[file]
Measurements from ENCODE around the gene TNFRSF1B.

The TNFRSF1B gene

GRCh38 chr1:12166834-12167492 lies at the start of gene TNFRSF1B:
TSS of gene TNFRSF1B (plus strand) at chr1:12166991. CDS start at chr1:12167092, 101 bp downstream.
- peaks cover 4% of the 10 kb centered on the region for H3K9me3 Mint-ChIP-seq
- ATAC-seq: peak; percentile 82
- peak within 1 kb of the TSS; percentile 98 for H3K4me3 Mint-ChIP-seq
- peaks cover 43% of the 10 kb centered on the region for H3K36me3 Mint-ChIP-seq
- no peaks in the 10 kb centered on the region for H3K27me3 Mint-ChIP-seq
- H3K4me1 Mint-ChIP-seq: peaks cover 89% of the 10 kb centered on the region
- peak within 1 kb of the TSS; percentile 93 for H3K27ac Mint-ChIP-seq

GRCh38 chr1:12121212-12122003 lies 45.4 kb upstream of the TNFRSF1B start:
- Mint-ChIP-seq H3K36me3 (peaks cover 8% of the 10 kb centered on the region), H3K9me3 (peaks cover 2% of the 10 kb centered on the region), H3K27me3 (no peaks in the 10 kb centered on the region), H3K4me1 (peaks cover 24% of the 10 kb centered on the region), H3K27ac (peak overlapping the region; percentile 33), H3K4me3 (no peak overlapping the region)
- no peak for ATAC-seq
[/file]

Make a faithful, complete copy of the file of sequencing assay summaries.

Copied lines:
Measurements from ENCODE around the gene TNFRSF1B.

The TNFRSF1B gene

GRCh38 chr1:12166834-12167492 lies at the start of gene TNFRSF1B:
TSS of gene TNFRSF1B (plus strand) at chr1:12166991. CDS start at chr1:12167092, 101 bp downstream.
- peaks cover 4% of the 10 kb centered on the region for H3K9me3 Mint-ChIP-seq
- ATAC-seq: peak; percentile 82
- peak within 1 kb of the TSS; percentile 98 for H3K4me3 Mint-ChIP-seq
- peaks cover 43% of the 10 kb centered on the region for H3K36me3 Mint-ChIP-seq
- no peaks in the 10 kb centered on the region for H3K27me3 Mint-ChIP-seq
- H3K4me1 Mint-ChIP-seq: peaks cover 89% of the 10 kb centered on the region
- peak within 1 kb of the TSS; percentile 93 for H3K27ac Mint-ChIP-seq

GRCh38 chr1:12121212-12122003 lies 45.4 kb upstream of the TNFRSF1B start:
- Mint-ChIP-seq H3K36me3 (peaks cover 8% of the 10 kb centered on the region), H3K9me3 (peaks cover 2% of the 10 kb centered on the region), H3K27me3 (no peaks in the 10 kb centered on the region), H3K4me1 (peaks cover 24% of the 10 kb centered on the region), H3K27ac (peak overlapping the region; percentile 33), H3K4me3 (no peak overlapping the region)
- no peak for ATAC-seq